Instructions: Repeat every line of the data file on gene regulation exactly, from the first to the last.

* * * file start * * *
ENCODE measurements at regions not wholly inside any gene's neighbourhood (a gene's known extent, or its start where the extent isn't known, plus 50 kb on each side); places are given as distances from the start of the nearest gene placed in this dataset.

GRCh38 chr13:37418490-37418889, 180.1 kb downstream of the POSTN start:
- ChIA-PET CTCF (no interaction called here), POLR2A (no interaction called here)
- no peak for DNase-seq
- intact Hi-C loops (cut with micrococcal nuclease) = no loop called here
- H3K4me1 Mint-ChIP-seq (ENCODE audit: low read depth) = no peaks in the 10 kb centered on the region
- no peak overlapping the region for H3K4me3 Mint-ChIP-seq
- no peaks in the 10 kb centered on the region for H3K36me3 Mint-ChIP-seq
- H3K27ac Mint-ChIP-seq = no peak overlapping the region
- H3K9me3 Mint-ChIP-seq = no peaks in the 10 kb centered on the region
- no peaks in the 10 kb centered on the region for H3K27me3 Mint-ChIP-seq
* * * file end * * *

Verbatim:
ENCODE measurements at regions not wholly inside any gene's neighbourhood (a gene's known extent, or its start where the extent isn't known, plus 50 kb on each side); places are given as distances from the start of the nearest gene placed in this dataset.

GRCh38 chr13:37418490-37418889, 180.1 kb downstream of the POSTN start:
- ChIA-PET CTCF (no interaction called here), POLR2A (no interaction called here)
- no peak for DNase-seq
- intact Hi-C loops (cut with micrococcal nuclease) = no loop called here
- H3K4me1 Mint-ChIP-seq (ENCODE audit: low read depth) = no peaks in the 10 kb centered on the region
- no peak overlapping the region for H3K4me3 Mint-ChIP-seq
- no peaks in the 10 kb centered on the region for H3K36me3 Mint-ChIP-seq
- H3K27ac Mint-ChIP-seq = no peak overlapping the region
- H3K9me3 Mint-ChIP-seq = no peaks in the 10 kb centered on the region
- no peaks in the 10 kb centered on the region for H3K27me3 Mint-ChIP-seq